A special note regarding the supplement tryptophan: The FDA recalled this supplement back in 1989 for political rather than public health reasons. Unfortunately, tryptophan received a bad rap as a result. Tryptophan supplements are as safe and potentially effective as any other supplement, but again, it’s important to talk with your holistic vet about what supplements are best for your pet.

Causes, Symptoms and Diagnosis of Serotonin Syndrome in Pets

In humans, serotonin syndrome is most often seen when two or more drugs that alter serotonin metabolism are taken at the same time. In pets, most SS cases are the result of accidental ingestion or overdose of a single drug (prescribed for either human or veterinary use). Dogs are at higher risk than cats due to their indiscriminate eating habits. It’s not uncommon for dogs to swallow an entire prescription of psychotropic or other drugs at one sitting.

Symptoms of SS in pets can include agitation, depression, aggression, vocalization, seizures, lack of coordination, muscle rigidity, muscle twitching, muscle spasms, tremors, change in heart rate, elevated blood pressure, changes in skin color, hyperthermia, and diarrhea.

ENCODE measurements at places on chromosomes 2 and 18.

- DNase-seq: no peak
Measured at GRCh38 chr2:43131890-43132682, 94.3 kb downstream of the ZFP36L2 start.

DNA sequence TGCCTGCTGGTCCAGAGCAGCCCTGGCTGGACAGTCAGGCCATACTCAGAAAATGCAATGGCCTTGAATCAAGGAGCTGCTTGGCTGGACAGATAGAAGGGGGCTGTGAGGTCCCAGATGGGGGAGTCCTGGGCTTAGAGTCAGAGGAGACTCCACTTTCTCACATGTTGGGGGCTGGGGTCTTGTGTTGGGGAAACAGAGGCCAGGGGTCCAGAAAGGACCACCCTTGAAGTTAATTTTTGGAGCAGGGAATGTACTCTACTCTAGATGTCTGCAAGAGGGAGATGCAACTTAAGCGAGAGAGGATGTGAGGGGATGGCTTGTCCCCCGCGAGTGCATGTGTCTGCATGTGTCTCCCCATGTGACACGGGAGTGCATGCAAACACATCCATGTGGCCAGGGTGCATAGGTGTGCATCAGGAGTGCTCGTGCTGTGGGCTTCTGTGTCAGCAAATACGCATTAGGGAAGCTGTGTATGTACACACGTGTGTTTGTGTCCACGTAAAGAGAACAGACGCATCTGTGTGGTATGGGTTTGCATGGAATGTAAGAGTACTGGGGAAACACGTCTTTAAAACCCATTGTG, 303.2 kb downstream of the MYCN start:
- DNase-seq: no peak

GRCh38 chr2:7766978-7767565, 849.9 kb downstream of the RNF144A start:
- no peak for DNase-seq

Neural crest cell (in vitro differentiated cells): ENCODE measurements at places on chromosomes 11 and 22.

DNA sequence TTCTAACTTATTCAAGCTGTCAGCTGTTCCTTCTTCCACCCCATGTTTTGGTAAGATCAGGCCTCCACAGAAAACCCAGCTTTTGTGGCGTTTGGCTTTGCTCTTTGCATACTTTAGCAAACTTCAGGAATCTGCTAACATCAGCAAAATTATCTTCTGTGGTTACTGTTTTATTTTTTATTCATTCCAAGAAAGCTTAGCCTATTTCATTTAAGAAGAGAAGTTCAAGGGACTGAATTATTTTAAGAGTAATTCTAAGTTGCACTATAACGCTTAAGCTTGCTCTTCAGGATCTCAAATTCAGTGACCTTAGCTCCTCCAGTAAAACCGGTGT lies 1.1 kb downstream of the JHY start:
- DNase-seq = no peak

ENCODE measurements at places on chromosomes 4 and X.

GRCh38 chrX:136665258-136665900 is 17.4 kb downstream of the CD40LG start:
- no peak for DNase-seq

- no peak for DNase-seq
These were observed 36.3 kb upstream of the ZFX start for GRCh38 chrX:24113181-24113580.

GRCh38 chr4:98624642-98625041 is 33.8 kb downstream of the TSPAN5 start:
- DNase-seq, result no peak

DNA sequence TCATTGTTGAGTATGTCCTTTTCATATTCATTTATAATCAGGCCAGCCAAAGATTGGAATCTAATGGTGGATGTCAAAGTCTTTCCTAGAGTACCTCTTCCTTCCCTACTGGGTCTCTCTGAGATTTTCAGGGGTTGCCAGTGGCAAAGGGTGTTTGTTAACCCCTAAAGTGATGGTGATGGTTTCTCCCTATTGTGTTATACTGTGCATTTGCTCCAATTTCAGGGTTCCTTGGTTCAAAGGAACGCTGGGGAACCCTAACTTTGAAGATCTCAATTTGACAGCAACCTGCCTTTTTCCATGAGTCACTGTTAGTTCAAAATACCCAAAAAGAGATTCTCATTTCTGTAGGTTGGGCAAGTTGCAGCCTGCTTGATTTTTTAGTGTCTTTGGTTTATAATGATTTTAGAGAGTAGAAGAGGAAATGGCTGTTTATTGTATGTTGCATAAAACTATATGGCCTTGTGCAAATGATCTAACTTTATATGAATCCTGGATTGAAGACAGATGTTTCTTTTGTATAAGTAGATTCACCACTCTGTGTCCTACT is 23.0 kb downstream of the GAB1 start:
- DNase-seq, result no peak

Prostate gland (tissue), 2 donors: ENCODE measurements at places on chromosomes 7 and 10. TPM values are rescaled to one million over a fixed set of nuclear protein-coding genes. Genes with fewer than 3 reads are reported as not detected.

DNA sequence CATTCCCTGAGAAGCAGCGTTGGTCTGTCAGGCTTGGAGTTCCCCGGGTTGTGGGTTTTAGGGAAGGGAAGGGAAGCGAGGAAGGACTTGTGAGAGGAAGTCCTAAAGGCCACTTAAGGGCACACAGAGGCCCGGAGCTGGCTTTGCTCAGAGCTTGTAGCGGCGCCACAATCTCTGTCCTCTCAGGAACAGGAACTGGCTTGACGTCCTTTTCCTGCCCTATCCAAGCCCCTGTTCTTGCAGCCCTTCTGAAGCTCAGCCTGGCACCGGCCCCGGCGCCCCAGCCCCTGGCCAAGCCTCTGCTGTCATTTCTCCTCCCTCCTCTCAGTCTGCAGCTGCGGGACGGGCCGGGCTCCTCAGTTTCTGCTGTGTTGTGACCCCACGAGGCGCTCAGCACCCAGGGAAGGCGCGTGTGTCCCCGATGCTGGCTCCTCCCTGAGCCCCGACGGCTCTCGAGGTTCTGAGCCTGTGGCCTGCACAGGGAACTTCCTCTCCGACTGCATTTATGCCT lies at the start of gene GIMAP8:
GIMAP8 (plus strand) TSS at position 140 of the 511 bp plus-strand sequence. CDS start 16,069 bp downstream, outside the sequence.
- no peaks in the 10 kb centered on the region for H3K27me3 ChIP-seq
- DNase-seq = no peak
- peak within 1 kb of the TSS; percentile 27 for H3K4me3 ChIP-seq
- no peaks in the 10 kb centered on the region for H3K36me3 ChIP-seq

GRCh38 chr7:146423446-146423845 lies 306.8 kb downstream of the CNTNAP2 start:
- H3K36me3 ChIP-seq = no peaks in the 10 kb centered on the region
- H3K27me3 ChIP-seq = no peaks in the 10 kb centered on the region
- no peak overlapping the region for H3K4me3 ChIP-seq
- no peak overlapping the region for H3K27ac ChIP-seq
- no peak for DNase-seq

No specific test exists to detect serotonin syndrome, so your veterinarian will need to know your pet’s history of drug ingestion, evaluate clinical signs of the condition, and conduct blood tests to check for infection as well as unknown substances your pet may have ingested. Neurological testing to measure reflexes and coordination will also be performed to help pinpoint the specific areas of the nervous system that are affected.

Treatment of Serotonin Syndrome

If drug ingestion or overdose is caught early enough – usually within 30 minutes – activated charcoal may be given to try to limit the amount of drug absorbed into the animal’s system. This is especially important if extended- or sustained-release medications have been ingested. If the pet is stable and the drug is still in the stomach, vomiting may be induced or the stomach may be pumped to remove the drug from the body.

Targeted drugs may be administered to manage severe central nervous system effects, seizures, and severe tachycardia (rapid heartbeat). Drugs known to block the effects of serotonin may be given to help manage symptoms of agitation, hyperthermia and vocalization.